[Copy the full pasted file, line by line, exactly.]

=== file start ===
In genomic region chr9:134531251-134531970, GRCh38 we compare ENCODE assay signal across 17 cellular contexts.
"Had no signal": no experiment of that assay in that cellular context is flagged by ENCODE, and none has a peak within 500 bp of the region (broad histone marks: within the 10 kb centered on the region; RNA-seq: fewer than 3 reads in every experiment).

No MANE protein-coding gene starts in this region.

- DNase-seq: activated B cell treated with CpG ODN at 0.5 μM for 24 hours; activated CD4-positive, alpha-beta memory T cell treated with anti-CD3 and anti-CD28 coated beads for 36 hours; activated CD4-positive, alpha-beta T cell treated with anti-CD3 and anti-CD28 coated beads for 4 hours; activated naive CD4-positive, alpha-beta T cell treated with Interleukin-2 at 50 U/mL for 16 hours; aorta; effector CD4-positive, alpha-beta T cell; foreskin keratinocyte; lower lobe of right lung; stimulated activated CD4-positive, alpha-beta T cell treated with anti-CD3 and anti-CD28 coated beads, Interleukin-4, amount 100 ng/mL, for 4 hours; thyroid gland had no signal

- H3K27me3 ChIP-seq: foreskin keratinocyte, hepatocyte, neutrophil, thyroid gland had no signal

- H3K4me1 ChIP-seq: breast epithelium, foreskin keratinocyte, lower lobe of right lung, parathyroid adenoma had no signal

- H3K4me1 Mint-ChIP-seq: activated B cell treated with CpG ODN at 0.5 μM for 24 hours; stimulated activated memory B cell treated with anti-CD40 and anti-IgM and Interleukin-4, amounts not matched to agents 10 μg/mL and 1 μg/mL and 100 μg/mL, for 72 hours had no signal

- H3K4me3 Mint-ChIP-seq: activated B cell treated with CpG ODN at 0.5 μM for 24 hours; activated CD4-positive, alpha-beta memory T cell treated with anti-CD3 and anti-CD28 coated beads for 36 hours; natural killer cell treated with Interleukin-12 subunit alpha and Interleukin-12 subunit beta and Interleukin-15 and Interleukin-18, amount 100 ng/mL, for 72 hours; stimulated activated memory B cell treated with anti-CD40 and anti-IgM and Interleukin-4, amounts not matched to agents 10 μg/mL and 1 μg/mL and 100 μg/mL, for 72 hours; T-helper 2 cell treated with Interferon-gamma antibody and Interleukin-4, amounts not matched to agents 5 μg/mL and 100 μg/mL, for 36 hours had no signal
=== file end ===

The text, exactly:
In genomic region chr9:134531251-134531970, GRCh38 we compare ENCODE assay signal across 17 cellular contexts.
"Had no signal": no experiment of that assay in that cellular context is flagged by ENCODE, and none has a peak within 500 bp of the region (broad histone marks: within the 10 kb centered on the region; RNA-seq: fewer than 3 reads in every experiment).

No MANE protein-coding gene starts in this region.

- DNase-seq: activated B cell treated with CpG ODN at 0.5 μM for 24 hours; activated CD4-positive, alpha-beta memory T cell treated with anti-CD3 and anti-CD28 coated beads for 36 hours; activated CD4-positive, alpha-beta T cell treated with anti-CD3 and anti-CD28 coated beads for 4 hours; activated naive CD4-positive, alpha-beta T cell treated with Interleukin-2 at 50 U/mL for 16 hours; aorta; effector CD4-positive, alpha-beta T cell; foreskin keratinocyte; lower lobe of right lung; stimulated activated CD4-positive, alpha-beta T cell treated with anti-CD3 and anti-CD28 coated beads, Interleukin-4, amount 100 ng/mL, for 4 hours; thyroid gland had no signal

- H3K27me3 ChIP-seq: foreskin keratinocyte, hepatocyte, neutrophil, thyroid gland had no signal

- H3K4me1 ChIP-seq: breast epithelium, foreskin keratinocyte, lower lobe of right lung, parathyroid adenoma had no signal

- H3K4me1 Mint-ChIP-seq: activated B cell treated with CpG ODN at 0.5 μM for 24 hours; stimulated activated memory B cell treated with anti-CD40 and anti-IgM and Interleukin-4, amounts not matched to agents 10 μg/mL and 1 μg/mL and 100 μg/mL, for 72 hours had no signal

- H3K4me3 Mint-ChIP-seq: activated B cell treated with CpG ODN at 0.5 μM for 24 hours; activated CD4-positive, alpha-beta memory T cell treated with anti-CD3 and anti-CD28 coated beads for 36 hours; natural killer cell treated with Interleukin-12 subunit alpha and Interleukin-12 subunit beta and Interleukin-15 and Interleukin-18, amount 100 ng/mL, for 72 hours; stimulated activated memory B cell treated with anti-CD40 and anti-IgM and Interleukin-4, amounts not matched to agents 10 μg/mL and 1 μg/mL and 100 μg/mL, for 72 hours; T-helper 2 cell treated with Interferon-gamma antibody and Interleukin-4, amounts not matched to agents 5 μg/mL and 100 μg/mL, for 36 hours had no signal